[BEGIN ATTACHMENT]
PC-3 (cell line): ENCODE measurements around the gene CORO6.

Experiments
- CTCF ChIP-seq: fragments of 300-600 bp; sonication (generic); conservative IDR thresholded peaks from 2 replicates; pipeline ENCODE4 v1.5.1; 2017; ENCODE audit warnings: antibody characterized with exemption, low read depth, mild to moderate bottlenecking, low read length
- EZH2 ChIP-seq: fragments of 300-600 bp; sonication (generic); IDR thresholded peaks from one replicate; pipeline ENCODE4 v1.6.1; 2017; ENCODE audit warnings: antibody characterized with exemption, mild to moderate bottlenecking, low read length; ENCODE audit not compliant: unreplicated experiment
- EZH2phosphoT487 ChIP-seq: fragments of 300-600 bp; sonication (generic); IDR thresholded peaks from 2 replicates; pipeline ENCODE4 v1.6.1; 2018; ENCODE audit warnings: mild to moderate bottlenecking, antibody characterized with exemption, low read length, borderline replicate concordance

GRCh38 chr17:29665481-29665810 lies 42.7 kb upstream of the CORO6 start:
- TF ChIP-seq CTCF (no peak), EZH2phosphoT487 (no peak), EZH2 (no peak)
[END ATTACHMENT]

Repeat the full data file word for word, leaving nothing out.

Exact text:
PC-3 (cell line): ENCODE measurements around the gene CORO6.

Experiments
- CTCF ChIP-seq: fragments of 300-600 bp; sonication (generic); conservative IDR thresholded peaks from 2 replicates; pipeline ENCODE4 v1.5.1; 2017; ENCODE audit warnings: antibody characterized with exemption, low read depth, mild to moderate bottlenecking, low read length
- EZH2 ChIP-seq: fragments of 300-600 bp; sonication (generic); IDR thresholded peaks from one replicate; pipeline ENCODE4 v1.6.1; 2017; ENCODE audit warnings: antibody characterized with exemption, mild to moderate bottlenecking, low read length; ENCODE audit not compliant: unreplicated experiment
- EZH2phosphoT487 ChIP-seq: fragments of 300-600 bp; sonication (generic); IDR thresholded peaks from 2 replicates; pipeline ENCODE4 v1.6.1; 2018; ENCODE audit warnings: mild to moderate bottlenecking, antibody characterized with exemption, low read length, borderline replicate concordance

GRCh38 chr17:29665481-29665810 lies 42.7 kb upstream of the CORO6 start:
- TF ChIP-seq CTCF (no peak), EZH2phosphoT487 (no peak), EZH2 (no peak)